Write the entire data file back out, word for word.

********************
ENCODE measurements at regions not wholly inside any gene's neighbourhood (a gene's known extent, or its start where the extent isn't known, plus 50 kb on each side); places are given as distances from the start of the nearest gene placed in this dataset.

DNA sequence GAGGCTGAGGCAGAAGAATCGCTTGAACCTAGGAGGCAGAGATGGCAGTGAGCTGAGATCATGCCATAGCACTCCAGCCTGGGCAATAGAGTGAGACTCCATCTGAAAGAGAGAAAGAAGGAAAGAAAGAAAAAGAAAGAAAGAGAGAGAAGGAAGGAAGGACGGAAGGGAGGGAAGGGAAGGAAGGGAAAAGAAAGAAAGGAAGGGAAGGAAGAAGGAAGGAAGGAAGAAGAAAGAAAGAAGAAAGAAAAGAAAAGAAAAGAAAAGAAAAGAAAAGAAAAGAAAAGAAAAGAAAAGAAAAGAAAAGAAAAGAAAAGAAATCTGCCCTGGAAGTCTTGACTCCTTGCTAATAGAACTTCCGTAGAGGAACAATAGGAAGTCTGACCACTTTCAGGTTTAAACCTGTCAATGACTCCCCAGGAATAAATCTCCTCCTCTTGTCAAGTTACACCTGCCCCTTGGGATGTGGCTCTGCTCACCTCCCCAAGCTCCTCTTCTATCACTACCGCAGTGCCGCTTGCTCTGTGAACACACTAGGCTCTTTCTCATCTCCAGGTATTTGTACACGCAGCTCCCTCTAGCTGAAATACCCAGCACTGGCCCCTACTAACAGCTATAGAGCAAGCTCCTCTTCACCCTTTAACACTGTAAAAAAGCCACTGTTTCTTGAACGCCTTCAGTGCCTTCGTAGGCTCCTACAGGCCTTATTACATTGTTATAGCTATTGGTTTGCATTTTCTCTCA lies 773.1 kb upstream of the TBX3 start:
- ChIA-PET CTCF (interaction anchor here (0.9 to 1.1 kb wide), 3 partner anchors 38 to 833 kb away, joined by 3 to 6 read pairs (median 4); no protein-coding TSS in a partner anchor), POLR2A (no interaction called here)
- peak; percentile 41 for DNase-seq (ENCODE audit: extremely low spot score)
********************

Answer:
ENCODE measurements at regions not wholly inside any gene's neighbourhood (a gene's known extent, or its start where the extent isn't known, plus 50 kb on each side); places are given as distances from the start of the nearest gene placed in this dataset.

DNA sequence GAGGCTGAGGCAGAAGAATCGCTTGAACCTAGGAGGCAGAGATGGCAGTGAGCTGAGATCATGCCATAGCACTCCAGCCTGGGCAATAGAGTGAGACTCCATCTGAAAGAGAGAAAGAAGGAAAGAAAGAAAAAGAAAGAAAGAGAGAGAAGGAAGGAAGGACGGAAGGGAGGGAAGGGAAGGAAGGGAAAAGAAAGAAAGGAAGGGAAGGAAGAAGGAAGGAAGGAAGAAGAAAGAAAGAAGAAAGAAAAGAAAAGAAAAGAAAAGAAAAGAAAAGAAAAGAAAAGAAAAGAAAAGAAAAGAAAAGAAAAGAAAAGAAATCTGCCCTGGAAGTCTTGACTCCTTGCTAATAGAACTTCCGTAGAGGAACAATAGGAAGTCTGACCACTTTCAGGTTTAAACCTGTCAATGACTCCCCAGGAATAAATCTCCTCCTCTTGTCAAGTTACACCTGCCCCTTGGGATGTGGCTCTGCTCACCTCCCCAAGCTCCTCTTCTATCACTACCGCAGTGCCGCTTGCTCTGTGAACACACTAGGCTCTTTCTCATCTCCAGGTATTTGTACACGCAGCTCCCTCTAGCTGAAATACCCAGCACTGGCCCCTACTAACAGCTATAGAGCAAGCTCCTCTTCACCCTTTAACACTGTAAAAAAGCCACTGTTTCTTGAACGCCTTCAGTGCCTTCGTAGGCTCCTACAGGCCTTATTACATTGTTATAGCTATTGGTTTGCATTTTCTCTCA lies 773.1 kb upstream of the TBX3 start:
- ChIA-PET CTCF (interaction anchor here (0.9 to 1.1 kb wide), 3 partner anchors 38 to 833 kb away, joined by 3 to 6 read pairs (median 4); no protein-coding TSS in a partner anchor), POLR2A (no interaction called here)
- peak; percentile 41 for DNase-seq (ENCODE audit: extremely low spot score)